STOP BULLYING: 'Maddi's pain ran a little bit deeper' - KMSP-TV

STOP BULLYING: 'Maddi's pain ran a little bit deeper'

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Friends of a young girl who took her own life sent a strong message on the day of her funeral -- stop the bullying. Maddi Jo Specht was just 16-years-old when she took her own life last Thursday.

Loved ones are now hoping to stop another tragedy from occurring by speaking out about how Specht was bullied and how it may have led to her death.

As they gathered for her funeral, her friends wore bright orange -- Specht's favorite color. Those who knew her say the shade represents how vibrant she was.

"The happiness on her face -- it was just priceless," Mallory Miller said. "When we were around her, she was the sun that came into the room."

Specht was a free spirit of sorts, and friends say that made her a target for bullies. Family members told Fox 9 News the words were vicious.

"They were going to hit her over the head with a brick, they were going to come to her house -- just horrible stuff," family spokeswoman Cassie Willadson said. "There's a girl that's still talking bad about her."

Specht even confided in one of her teachers that all the bullying had pushed her to leave Blaine High School. He tried to help the best he could.

"She had expressed to me that she had been bullied at the school, and I made referrals to her to administrators at the school," Chuck Lavine said.

Now, her loved ones are asking anyone who bullies to simply stop and realize that words hurt -- and they can hurt some more than others. Specht was vulnerable, and her smile and laughter were often a façade.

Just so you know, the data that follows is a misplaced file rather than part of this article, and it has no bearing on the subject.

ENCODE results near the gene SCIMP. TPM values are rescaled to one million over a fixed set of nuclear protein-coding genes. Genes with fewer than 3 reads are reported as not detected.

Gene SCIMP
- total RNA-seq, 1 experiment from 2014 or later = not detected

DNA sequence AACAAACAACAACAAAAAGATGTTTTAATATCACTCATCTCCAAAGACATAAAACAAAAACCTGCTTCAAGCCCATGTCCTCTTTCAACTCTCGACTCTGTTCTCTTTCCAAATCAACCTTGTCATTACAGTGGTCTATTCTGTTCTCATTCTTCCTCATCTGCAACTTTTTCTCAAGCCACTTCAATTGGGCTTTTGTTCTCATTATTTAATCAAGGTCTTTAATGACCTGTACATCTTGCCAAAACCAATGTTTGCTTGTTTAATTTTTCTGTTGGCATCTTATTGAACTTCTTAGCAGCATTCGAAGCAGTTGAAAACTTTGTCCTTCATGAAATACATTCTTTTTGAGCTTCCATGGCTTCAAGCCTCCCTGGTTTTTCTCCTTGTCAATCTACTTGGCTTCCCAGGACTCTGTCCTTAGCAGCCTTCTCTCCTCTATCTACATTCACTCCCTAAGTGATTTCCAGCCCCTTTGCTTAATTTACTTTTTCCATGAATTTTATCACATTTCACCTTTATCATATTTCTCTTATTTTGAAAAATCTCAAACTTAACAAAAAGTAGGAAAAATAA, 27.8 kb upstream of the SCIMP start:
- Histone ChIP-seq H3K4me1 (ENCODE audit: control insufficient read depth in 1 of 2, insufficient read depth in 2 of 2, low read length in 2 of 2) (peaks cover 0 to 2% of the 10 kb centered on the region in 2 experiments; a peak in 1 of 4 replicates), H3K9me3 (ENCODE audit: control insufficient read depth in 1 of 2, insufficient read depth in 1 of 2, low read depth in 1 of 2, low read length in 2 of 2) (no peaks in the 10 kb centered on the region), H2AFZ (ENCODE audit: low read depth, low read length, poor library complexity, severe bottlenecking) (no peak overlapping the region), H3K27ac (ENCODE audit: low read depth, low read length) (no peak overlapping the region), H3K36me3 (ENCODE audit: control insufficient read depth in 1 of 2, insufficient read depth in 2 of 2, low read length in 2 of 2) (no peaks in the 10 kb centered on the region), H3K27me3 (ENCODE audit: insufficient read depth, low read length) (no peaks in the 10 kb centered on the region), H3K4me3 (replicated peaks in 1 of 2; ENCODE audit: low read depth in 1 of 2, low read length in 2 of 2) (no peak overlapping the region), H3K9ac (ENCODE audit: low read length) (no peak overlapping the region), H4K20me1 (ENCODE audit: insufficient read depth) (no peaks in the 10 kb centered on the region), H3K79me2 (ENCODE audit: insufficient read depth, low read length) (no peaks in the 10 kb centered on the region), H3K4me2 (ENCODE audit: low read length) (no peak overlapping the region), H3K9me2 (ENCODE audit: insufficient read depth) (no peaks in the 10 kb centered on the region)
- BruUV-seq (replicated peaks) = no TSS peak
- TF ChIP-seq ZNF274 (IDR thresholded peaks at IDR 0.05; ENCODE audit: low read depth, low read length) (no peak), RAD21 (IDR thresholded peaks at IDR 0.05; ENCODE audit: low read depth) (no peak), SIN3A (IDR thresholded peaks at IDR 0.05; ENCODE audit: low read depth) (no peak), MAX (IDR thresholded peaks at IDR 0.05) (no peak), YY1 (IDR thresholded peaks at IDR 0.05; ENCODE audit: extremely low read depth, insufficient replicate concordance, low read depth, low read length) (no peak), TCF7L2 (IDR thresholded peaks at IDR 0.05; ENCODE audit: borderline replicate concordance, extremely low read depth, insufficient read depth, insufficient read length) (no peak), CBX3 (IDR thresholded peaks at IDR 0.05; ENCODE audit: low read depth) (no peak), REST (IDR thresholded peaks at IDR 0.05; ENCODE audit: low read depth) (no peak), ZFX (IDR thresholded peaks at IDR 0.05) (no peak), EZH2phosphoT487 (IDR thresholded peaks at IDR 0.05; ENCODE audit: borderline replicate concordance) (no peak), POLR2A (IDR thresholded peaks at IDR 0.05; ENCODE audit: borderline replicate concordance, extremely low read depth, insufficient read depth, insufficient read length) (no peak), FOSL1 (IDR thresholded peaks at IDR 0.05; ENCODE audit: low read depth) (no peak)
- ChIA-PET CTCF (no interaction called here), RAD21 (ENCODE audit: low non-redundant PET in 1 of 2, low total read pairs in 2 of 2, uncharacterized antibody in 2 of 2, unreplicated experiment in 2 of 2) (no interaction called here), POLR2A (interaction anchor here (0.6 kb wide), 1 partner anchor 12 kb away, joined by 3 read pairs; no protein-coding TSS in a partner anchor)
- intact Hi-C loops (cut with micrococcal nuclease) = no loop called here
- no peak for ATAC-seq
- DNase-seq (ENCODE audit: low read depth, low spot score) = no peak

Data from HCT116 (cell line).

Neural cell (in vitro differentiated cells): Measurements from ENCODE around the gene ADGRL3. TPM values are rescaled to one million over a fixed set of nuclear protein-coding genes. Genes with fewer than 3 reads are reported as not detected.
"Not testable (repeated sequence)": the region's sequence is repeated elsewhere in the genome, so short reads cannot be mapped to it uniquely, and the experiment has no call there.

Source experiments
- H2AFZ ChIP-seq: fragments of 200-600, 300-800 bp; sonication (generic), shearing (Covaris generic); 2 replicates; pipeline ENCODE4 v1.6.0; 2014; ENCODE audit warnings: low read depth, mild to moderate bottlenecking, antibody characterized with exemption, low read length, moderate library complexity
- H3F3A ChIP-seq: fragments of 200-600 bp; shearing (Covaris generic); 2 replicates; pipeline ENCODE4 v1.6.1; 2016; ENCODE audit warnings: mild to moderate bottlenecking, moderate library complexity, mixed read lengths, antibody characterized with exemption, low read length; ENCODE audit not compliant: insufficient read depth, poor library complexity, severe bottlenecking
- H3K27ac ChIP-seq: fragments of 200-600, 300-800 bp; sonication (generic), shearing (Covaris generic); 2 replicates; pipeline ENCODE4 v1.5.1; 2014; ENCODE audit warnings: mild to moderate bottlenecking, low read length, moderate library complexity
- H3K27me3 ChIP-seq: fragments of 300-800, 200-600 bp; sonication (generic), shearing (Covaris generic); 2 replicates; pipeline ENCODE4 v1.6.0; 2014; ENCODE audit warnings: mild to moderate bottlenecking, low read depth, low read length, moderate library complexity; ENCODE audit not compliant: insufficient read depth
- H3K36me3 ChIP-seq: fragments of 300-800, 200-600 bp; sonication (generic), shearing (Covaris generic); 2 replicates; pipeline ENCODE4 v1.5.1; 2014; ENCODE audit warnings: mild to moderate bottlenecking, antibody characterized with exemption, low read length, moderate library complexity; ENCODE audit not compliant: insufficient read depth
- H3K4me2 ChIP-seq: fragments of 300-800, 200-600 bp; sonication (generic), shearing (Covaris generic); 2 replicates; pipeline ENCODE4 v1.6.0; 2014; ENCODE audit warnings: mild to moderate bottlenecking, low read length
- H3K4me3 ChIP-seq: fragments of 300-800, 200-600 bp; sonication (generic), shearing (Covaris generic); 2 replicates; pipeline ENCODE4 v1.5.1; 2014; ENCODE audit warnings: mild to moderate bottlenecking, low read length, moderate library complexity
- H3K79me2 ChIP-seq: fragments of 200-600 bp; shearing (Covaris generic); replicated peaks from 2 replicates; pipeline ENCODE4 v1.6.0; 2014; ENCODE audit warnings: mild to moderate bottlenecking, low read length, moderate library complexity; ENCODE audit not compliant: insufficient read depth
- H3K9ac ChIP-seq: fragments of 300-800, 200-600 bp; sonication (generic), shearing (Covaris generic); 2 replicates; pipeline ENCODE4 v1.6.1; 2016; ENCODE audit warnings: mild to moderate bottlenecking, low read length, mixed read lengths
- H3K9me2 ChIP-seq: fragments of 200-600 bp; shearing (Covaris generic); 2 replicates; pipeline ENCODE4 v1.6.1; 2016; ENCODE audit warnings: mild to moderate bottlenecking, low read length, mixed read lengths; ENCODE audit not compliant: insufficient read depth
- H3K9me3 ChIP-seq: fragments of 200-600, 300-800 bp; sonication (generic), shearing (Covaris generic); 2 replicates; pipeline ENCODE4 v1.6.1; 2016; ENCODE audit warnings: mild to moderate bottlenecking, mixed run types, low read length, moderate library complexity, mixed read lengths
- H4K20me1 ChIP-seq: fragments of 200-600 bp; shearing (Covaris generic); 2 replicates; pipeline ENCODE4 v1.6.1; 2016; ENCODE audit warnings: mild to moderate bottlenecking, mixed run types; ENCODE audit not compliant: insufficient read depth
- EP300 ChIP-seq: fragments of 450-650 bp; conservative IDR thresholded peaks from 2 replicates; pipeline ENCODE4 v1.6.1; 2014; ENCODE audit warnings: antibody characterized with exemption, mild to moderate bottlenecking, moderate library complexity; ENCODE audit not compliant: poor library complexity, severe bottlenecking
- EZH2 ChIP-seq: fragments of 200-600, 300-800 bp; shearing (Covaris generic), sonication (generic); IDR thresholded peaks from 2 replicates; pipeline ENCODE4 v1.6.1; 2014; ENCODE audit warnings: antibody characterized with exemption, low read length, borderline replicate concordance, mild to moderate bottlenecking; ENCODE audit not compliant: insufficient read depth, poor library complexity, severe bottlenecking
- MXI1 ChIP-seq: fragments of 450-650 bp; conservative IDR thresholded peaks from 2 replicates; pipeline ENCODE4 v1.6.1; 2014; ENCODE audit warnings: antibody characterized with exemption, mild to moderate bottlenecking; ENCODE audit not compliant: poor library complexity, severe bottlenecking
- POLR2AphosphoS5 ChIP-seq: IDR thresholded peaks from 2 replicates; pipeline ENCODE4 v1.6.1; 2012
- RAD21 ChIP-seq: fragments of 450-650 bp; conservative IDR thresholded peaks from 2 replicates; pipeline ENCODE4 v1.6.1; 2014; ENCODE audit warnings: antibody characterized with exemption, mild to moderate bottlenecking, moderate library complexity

"Maddi's pain just ran a little bit deeper, and careless teasing that may not be intended to be so hurtful -- we just don't know the intention and how people are going to take things," Lavine said.

Specht will be remembered for the positive impact she had on so many who knew her, but friends and family also hope her story will prevent another young life from being lost too soon.

"If there's anything that can come out of this, I just want kids to know they're not alone," Willadson said. "There's people to talk to, and there are good people out there who will be there for you."

Everyone who spoke with Fox 9 News wanted to make it clear that Specht's solution is not a solution -- ever, and they say others have to step up.

"Other kids have to know to stand up for their peers and to stand up to bullying," Lavine said. "Stand up to mean girls to know when to say no."

The Anoka School District said their hearts go out to family and friends and that they take bullying very seriously; however, they could not answer questions about Specht's specific situation due to privacy laws.

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